COMMENTARY / ANDREW JENSEN
ALASKA JOURNAL OF COMMERCE
Gov. Bill Walker appears to have not learned his lesson when calling a special session.
After the Legislature went all 121 days it was allowed this year without producing a budget or a way to pay for it, Walker called a special session with a loaded agenda that proved a recipe for disaster as the divided House and Senate exerted their respective leverage over the various pieces and it ended after 30 days at the same stalemate.
Now with a government shutdown looming, Walker called another special session with one agenda item: the operating budget. With no leverage over each other and an understanding of the consequences of not passing a budget by June 30, the House and Senate were finally able to agree on something and accomplished their one constitutionally-mandated task.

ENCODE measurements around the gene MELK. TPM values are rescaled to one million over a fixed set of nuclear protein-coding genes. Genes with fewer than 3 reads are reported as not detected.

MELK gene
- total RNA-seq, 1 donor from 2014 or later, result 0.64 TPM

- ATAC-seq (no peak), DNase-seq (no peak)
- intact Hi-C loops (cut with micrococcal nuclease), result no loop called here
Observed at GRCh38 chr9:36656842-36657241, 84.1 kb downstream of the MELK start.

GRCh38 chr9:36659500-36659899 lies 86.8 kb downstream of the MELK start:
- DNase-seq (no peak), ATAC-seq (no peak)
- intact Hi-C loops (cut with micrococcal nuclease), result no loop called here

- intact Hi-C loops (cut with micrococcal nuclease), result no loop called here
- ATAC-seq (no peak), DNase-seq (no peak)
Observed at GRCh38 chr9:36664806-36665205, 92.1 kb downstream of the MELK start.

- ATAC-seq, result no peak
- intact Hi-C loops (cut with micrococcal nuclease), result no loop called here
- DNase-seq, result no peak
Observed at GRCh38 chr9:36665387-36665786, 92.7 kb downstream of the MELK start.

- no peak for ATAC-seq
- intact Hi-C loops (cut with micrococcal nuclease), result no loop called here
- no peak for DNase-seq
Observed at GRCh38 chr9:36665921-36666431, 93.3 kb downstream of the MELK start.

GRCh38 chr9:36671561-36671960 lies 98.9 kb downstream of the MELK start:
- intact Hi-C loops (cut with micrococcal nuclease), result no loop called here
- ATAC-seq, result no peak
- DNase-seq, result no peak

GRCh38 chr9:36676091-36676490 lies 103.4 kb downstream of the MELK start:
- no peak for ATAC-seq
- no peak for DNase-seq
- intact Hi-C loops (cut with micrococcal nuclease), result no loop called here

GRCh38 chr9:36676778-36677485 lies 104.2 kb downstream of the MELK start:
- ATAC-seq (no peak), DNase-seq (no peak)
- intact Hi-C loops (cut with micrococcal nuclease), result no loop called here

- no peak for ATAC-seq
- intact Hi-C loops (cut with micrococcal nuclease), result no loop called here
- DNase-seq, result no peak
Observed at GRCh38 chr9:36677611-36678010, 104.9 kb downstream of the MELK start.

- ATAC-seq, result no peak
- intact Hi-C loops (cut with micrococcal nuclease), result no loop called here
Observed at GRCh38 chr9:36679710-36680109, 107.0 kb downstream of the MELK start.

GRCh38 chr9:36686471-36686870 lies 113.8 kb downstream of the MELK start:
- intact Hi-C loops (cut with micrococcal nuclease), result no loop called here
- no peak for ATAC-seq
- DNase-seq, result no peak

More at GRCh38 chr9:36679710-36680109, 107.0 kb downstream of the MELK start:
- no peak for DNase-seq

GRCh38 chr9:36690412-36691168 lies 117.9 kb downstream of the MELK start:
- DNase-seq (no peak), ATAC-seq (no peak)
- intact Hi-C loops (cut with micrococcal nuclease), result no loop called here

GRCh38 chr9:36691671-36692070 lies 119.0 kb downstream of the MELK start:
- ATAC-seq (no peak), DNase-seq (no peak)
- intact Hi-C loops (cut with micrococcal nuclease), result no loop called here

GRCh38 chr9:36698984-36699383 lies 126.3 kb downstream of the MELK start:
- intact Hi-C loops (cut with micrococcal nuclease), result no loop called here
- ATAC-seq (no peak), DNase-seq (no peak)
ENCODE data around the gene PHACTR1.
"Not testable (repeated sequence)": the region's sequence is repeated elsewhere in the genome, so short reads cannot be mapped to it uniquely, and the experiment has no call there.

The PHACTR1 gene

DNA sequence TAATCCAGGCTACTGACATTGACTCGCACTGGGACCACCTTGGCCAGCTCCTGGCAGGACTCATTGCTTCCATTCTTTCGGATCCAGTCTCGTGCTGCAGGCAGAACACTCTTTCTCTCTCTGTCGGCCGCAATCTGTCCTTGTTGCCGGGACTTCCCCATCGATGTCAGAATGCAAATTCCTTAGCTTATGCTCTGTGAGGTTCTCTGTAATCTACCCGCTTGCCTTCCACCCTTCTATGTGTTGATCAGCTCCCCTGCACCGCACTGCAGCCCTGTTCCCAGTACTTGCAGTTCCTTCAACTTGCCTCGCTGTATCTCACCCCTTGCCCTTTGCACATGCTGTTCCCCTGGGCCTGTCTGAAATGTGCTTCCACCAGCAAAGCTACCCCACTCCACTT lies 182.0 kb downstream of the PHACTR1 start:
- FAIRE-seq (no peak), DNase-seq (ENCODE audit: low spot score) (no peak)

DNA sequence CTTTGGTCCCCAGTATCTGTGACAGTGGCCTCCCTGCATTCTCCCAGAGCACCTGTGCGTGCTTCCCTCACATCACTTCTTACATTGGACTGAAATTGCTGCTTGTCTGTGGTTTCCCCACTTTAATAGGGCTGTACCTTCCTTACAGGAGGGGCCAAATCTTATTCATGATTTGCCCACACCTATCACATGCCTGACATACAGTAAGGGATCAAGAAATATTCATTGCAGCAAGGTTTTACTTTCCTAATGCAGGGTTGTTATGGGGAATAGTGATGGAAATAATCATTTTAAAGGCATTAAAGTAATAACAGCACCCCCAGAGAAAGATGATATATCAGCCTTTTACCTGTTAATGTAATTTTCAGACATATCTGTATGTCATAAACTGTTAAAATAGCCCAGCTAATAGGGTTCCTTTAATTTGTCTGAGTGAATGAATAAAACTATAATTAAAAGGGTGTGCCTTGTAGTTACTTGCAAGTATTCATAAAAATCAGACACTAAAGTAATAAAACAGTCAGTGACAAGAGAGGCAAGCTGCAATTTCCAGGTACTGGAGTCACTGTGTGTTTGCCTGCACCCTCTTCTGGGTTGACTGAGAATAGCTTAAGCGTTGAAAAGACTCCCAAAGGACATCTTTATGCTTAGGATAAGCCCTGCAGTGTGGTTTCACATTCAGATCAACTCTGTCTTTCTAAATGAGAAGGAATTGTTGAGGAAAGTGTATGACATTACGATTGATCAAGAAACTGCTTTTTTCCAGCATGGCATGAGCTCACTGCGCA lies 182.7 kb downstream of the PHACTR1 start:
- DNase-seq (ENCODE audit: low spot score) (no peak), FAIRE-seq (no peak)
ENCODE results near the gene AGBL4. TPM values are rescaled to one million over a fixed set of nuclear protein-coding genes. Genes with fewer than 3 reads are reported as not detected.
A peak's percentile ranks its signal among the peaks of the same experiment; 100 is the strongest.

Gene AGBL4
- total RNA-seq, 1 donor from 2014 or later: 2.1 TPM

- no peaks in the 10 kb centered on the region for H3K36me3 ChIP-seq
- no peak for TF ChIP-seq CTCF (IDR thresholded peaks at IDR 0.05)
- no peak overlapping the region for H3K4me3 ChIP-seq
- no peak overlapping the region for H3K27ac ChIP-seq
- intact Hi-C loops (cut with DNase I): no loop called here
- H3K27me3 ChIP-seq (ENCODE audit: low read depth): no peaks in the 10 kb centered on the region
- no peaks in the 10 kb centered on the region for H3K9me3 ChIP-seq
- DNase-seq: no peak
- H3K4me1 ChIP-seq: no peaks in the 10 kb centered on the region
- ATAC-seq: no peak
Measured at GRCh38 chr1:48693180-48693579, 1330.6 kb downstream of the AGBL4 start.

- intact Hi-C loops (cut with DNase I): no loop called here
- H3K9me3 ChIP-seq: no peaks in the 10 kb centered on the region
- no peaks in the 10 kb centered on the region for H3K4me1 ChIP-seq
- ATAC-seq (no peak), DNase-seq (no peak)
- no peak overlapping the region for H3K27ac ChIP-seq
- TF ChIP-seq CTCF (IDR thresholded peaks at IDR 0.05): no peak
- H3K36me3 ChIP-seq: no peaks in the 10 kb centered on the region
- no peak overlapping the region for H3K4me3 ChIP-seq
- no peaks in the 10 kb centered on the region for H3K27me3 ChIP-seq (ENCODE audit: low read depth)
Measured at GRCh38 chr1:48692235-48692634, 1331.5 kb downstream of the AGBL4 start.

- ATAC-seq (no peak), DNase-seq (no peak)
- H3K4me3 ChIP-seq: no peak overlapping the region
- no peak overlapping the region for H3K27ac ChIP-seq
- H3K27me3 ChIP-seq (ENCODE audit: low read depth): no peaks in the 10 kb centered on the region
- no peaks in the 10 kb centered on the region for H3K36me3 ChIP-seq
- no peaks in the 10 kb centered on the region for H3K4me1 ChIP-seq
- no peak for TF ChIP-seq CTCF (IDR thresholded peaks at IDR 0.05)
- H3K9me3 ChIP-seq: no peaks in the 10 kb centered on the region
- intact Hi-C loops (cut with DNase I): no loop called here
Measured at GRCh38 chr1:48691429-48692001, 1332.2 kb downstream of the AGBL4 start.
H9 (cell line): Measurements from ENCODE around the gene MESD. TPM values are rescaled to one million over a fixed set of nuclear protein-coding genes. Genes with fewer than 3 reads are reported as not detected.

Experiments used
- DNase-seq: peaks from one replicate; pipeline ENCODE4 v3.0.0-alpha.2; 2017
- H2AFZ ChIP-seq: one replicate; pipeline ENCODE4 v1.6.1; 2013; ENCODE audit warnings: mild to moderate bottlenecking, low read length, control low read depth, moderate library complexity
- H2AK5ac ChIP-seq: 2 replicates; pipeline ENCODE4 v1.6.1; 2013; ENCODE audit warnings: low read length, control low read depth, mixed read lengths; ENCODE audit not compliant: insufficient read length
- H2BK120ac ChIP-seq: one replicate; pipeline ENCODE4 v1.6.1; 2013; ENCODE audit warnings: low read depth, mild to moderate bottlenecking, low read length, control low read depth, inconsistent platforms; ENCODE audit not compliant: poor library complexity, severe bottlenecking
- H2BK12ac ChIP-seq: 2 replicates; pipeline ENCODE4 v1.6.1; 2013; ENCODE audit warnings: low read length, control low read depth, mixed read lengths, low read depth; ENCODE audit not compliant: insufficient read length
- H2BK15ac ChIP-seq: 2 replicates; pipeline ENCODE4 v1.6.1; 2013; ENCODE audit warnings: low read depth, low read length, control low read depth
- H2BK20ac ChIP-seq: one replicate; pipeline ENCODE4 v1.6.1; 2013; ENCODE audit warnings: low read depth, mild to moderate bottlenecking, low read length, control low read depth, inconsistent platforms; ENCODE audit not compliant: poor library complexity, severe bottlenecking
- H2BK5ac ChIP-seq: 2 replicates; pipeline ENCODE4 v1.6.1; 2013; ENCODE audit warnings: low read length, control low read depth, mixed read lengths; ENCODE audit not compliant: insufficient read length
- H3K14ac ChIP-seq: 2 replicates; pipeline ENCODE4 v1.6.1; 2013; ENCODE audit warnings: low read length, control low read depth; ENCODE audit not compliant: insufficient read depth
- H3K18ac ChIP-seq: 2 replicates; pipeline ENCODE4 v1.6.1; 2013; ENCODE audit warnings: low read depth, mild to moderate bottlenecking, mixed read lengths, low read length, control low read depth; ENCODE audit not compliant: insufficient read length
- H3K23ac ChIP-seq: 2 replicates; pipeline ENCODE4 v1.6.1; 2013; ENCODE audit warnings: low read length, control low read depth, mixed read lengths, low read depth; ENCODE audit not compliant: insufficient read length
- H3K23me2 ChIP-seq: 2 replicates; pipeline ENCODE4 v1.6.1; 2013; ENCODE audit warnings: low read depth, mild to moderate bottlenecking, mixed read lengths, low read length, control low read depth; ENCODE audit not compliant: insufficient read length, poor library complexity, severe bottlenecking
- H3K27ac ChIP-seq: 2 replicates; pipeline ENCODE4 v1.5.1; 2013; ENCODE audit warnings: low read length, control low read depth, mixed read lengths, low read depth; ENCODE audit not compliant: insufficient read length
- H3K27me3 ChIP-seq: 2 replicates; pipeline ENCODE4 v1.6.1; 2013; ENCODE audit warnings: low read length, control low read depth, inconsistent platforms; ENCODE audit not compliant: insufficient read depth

After the operating budget was agreed upon June 22, Walker added a second item to the session: ending the cashable credit program for North Slope explorers and small producers.
Again, with one item to consider and with both sides understanding the need to end a program with a $1 billion liability to the state budget, the House and Senate eventually agreed to kill the program retroactively to the start of the current fiscal year on July 1.
By this point the per diem counters were running and the public anger was growing over legislators collecting thousands of dollars per day while only a handful were actually involved in the heavy lifting of negotiation.
Acknowledging that anger, Walker declared he would not call a third special session until a capital budget bill was ready to pass. Like the limited call of the second session, with one thing to work on the House and Senate leaders finalized a deal and were able to come to order for a single day and pass it.
With the fourth special session of the year now set to begin Oct. 23, Walker has set himself up for another failure.